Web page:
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This Time Is Different

October 25th, 2008

Stephen Lendman

Whatever we know about today's financial crisis. Think we know. Eventually will know in the fullness of time. This time is really different. In 1922, Henry Ford put it this way in his book titled "My Life and Work:"

"The (economy's) primary functions are agriculture, manufacture, and transportation. Community life is impossible without them. They hold the world together....The great delusion is that one may change the foundation. The foundations of society are the men and means to grow things, to make things, and to carry things." Real enterprise producing value. Tangible products. Not casino capitalism. Computerized gambling. The illusion of wealth. Disappearing once liquidity dries up. Or even now when it's abundant. With a keyboard click, or when investors fear an approaching economic storm.

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Don't be shocked by the defeat of America (God does not fix the work of the wicked)

October 25th, 2008

Khaled Al Sharif

[Translated by Kirsten Beck (Original article in Arabic)]

The financial crisis and economic destruction afflicting the United States of America is about to blow her away. It's natural that Bush's imperialistic policy resulted in plunging into crusade-like wars against the Arab and Islamic world--a policy that inflicted a heavy financial burden upon the extremist U.S. administration in order to finance unjustified wars of intolerance and hatred in Afghanistan, Iraq, and the others; a policy that cost the U.S. Treasury 60 trillion dollars and that, in spite of all the financing, caused a huge economic disaster, the extent of which, beyond the certain defeat of the U.S. and NATO in Afghanistan, is unknown to anyone but God.

A recent preliminary strategy report confirmed that NATO and the United States will lose the war in Afghanistan, like what happened with the Soviet Union in the 80s of the last century and the British Empire in the 19th century. In a report by the strategic thinker Anthony Cordesman of the Center for Strategic and International Studies, titled "Losing the Afghan-Pakistani War? The Rising Threat," Cordesman confirmed that the influence of the occupation forces is declining in Afghanistan, while the influence of Islamic resistance forces is increasing, providing proof and evidence backing up his findings.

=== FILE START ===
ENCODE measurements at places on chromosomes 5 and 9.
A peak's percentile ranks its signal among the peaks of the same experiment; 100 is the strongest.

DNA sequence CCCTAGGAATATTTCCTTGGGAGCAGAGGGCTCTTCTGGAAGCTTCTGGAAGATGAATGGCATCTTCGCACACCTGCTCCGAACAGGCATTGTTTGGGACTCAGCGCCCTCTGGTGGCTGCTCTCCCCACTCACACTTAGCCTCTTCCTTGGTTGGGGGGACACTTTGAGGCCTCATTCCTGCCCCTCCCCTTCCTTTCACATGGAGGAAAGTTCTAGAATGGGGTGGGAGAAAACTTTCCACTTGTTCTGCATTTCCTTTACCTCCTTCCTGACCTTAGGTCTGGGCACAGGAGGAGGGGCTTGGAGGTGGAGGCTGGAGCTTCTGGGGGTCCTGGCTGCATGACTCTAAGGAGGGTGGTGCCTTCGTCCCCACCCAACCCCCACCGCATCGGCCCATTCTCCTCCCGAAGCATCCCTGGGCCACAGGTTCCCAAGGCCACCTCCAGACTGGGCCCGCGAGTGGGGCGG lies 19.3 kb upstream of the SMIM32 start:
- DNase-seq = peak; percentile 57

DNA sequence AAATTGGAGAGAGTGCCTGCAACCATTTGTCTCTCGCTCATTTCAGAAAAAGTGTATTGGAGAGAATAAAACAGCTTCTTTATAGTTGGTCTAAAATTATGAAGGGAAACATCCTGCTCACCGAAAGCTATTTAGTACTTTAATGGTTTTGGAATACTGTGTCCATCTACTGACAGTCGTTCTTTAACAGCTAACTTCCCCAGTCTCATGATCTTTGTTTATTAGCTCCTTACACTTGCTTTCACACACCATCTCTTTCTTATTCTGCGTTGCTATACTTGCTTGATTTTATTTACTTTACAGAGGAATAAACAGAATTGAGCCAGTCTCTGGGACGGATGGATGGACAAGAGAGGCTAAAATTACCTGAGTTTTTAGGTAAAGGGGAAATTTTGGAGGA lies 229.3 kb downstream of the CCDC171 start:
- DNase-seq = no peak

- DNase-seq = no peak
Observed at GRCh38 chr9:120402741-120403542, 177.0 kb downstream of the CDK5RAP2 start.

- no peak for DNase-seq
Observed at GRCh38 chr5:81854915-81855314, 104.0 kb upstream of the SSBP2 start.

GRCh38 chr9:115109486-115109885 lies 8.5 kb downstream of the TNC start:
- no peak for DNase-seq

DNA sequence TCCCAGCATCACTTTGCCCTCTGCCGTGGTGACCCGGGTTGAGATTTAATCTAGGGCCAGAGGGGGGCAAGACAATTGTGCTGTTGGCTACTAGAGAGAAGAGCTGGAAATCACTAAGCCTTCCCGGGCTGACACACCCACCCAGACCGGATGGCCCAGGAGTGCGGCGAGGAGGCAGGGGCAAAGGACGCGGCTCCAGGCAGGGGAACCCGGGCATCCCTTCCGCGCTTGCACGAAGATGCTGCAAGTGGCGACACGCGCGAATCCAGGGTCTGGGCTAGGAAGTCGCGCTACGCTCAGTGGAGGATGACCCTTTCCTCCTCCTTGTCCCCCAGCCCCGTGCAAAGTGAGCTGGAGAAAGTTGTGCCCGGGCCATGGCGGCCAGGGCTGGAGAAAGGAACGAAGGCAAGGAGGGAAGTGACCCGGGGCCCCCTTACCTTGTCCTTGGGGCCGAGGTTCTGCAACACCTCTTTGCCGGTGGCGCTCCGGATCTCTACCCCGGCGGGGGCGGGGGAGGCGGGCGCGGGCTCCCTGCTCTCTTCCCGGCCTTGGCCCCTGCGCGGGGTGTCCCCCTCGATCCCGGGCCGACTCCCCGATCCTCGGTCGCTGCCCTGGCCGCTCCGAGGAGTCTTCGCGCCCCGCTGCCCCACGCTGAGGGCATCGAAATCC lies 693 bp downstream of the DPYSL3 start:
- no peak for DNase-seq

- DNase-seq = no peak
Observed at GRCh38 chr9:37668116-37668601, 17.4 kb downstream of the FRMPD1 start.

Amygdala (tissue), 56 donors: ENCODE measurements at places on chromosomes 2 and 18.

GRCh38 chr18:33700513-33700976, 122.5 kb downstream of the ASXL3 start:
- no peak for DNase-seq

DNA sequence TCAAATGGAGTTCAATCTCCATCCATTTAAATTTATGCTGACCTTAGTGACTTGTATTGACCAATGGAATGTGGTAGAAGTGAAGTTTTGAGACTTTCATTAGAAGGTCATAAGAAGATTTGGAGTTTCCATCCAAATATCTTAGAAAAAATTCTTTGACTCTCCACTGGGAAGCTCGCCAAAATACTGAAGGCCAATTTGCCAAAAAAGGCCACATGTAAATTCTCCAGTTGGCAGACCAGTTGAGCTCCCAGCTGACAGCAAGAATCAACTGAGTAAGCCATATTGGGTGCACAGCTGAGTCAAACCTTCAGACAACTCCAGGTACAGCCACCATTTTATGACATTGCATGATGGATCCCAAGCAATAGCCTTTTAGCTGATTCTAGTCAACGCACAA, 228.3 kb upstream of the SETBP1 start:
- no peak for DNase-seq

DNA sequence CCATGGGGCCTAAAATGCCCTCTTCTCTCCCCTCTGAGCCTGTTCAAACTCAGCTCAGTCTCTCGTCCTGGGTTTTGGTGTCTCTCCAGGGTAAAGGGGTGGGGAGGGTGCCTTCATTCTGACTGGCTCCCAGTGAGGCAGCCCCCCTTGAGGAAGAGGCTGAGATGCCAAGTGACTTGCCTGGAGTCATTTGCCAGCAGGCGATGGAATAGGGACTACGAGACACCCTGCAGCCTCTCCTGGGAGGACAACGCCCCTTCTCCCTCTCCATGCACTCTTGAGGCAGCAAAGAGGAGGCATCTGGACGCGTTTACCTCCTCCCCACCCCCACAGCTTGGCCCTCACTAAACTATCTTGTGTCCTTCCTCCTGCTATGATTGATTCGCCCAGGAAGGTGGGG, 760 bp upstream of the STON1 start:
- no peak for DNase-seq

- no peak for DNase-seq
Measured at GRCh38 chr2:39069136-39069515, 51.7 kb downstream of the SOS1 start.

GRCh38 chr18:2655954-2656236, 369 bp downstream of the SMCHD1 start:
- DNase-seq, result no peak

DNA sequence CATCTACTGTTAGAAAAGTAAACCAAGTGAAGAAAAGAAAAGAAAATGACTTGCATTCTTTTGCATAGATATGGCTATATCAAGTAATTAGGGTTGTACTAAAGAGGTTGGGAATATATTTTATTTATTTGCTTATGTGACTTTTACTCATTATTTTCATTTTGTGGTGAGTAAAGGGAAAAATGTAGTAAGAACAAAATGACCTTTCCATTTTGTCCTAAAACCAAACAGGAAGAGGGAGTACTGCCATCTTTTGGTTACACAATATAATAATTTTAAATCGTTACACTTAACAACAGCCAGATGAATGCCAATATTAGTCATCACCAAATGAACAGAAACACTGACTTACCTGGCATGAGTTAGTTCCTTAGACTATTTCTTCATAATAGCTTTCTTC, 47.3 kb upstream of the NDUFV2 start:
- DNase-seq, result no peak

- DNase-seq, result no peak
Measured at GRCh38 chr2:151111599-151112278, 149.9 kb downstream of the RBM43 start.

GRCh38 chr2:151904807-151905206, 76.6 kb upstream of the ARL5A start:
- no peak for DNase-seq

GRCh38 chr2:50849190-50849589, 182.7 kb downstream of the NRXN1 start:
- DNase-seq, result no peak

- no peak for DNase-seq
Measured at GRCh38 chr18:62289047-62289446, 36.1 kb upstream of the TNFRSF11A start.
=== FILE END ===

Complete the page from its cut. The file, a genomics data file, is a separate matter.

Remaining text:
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Now the Cost of War Really Matters

October 25th, 2008

By Kevin Zeese

The Finance Crisis Means the U.S. Can No Longer Continue Two War-Quagmires and Must Reconsider Military-Based Foreign Policy

Nobel prize winning economist Joseph Stiglitz predicts the Iraq war will cost the United States $3 trillion. Nouriel Roubini, the economist who predicted today’s financial crisis in 2006, predicts the U.S. will suffer its worst recession in 40 years, lasting up to two years with 9% unemployment and another 15% drop in housing prices. He predicts we are seeing only the first round of government injection of funds into the finance system.

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The Peter Principle Playoffs

October 24th, 2008

Sheila Samples

We have now sunk to a depth at which the restatement of the obvious is the first duty of intelligent men~~George Orwell So here we sit, our heads jerking back and forth so rapidly most of us are suffering severe whiplash. Will the US attack Iran? Will Israel attack Iran? Or will the two war-mongering bullies join forces and "bomb, bomb, bomb" that belligerent twit-nation into subservience?